Lord Charles Cornwallis march from Battle of Guilford Courthouse toward Wilmington, March 1781, Encampment on Cane Creek in Alamance County NC, Aid from Quakers at Cane Creek Friends Meeting


Lord Charles Cornwallis’s March Down the Cape Fear River

“The march of the British field army under Lord Charles Cornwallis down the Cape Fear River valley in
the closing days of March and early April, 1781 is usually treated as a mere afterthought in historical
treatises of the North Carolina Campaign of 1781 – euphemistically called the “Race to the Dan.” Very
little is known about the British retreat through central North Carolina after the climactic and
disastrous Battle of Guilford Courthouse on 15 March, 1781. The British general’s stubborn fixation
on the destruction of Major General Nathanael Greene’s Southern Field Army at any cost was an abject
failure. Lord Cornwallis found himself in a most difficult position. He was in the middle of a
wilderness that had been bled white by the depravations of the two armies and numerous independent
guerrilla corps. His field army could no longer continue the strategic offensive against the rebel
American army, and was ragged and close to starvation with numerous wounded encumbering his speed of

After the big battle in central Guilford County, Lord Cornwallis moved almost due south, feinting
towards Cheraw Hills and his principal post at Camden, South Carolina, or even Cross Creek (modern
Fayetteville, N.C.). He made a brief stop at Bell’s Mill (essentially Randolph County Courthouse)
on Deep River, then cut cross country across Greene’s intended line-of-march by moving his ragged
army northeast towards Hillsborough in the heartland and Halifax on the Roanoke River. This strange
maneuver might be seen as a ploy that would enable Cornwallis to open communications with the British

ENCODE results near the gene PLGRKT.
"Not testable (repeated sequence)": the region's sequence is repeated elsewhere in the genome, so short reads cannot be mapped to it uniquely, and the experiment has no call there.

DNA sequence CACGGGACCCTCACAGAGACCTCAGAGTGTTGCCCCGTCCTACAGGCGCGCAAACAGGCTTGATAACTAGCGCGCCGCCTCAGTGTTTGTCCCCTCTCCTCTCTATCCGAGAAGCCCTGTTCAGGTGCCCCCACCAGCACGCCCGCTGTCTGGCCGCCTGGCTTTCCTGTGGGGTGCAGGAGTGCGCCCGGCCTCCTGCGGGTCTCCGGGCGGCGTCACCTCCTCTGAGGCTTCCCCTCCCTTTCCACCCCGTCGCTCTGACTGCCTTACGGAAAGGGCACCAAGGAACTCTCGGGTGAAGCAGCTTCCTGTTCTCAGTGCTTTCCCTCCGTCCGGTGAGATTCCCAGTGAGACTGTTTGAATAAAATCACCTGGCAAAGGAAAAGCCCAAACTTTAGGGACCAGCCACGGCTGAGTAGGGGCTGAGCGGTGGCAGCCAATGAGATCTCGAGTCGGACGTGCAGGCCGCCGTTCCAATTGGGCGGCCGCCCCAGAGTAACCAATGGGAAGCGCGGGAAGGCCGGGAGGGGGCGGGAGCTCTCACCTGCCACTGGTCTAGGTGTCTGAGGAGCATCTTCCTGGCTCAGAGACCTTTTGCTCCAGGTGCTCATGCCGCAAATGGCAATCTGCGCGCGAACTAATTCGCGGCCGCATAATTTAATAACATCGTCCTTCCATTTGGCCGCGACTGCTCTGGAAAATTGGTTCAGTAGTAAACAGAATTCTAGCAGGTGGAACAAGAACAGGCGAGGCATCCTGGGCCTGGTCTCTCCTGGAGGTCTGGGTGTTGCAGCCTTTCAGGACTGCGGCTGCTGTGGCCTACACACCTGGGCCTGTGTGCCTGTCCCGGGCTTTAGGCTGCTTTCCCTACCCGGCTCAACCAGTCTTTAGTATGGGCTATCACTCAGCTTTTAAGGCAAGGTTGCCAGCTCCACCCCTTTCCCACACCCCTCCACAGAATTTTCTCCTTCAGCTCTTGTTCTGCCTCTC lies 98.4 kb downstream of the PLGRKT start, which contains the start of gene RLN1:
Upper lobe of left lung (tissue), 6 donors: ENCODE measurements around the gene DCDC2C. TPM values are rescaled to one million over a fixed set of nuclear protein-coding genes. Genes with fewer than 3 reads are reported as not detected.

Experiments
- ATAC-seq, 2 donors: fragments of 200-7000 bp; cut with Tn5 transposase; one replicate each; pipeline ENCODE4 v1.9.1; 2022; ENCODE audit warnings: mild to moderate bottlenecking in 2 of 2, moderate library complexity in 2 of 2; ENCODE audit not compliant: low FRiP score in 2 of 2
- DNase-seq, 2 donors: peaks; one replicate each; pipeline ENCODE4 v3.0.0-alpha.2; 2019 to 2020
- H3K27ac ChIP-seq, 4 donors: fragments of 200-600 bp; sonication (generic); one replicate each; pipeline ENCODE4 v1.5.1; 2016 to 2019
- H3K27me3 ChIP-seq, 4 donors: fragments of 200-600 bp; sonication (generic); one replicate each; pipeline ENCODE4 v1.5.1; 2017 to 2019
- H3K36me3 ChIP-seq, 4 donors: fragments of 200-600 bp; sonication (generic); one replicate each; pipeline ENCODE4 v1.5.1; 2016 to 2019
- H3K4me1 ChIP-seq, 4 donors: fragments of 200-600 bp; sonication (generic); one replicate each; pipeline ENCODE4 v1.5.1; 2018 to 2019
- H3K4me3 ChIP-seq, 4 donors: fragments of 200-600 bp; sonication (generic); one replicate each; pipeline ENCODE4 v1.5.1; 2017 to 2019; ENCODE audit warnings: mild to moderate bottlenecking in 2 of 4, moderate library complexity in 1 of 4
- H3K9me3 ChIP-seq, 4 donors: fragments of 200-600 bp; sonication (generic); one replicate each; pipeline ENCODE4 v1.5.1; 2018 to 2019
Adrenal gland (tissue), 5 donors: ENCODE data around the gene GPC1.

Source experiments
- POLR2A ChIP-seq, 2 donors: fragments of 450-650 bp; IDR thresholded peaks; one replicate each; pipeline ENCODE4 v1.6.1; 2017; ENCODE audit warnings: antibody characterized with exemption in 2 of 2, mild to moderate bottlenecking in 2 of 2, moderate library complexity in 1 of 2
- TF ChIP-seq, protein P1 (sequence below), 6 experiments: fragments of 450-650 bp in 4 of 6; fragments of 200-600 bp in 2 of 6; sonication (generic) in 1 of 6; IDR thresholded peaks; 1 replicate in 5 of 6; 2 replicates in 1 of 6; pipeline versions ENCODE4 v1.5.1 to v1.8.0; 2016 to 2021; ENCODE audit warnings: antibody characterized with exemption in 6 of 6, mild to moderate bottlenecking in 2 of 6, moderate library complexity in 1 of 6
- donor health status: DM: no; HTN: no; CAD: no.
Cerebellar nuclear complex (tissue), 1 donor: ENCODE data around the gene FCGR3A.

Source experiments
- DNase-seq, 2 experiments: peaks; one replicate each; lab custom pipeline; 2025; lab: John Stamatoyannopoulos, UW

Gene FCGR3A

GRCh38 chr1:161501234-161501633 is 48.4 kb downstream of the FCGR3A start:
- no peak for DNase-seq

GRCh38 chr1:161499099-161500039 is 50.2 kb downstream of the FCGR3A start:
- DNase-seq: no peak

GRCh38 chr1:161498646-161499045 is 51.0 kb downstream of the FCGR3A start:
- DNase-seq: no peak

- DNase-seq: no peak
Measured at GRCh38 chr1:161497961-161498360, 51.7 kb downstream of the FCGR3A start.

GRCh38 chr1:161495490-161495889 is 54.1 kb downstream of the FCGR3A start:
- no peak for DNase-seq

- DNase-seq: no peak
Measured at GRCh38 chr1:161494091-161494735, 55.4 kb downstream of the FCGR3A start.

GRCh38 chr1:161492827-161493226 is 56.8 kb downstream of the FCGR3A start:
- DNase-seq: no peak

garrison at Portsmouth, Virginia, under Major General William Phillips. The ruse did not work as
Cornwallis intended because Greene was held up near South Buffalo Creek, southeast of Guilford Courthouse,
awaiting vital ammunition stores and draught horses. He couldn’t move anywhere while Cornwallis was
calmly marching across his front. The British encamped at Dixon’s Mill on Cane Creek, then at Colonel
John Pyle’s Plantation, both in southern Alamance County. A wonderful opportunity to bring the weakened
British army to battle was thus lost.

On 25 March, Cornwallis suddenly abandoned his sly maneuvering and at last swung his army towards
what must have been his original goals, Cross Creek and Wilmington, that both lay on the Cape Fear River.”

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A plaque at Cane Creek Friends Meeting reads:

“A memorial to British Troops who died in the old Meeting House during Cornwallis’ encampment here on his retreat from Guilford Court House March 1781.”

The Battle of Guilford Courthouse significance.

“The importance of the Battle of Guilford Courthouse lies not in the battle itself, nor in the numbers involved, the tactics employed, nor in the casualties inflicted upon either side. Rather its importance is in the effects which flowed from it, and in the fact that in winning, Cornwallis was the ultimate loser.

Thus Guilford Courthouse is important in the immediate result of rendering North Carolina safe and in the larger result of freeing Greene’s hands for reconquest to the southward. Broken was the grand British plan of campaign which would have detached the Southern Colonies from the Colonies to the north. Cornwallis was driven into Virginia without making secure his rear. Greene had lost a battle but won a campaign.”





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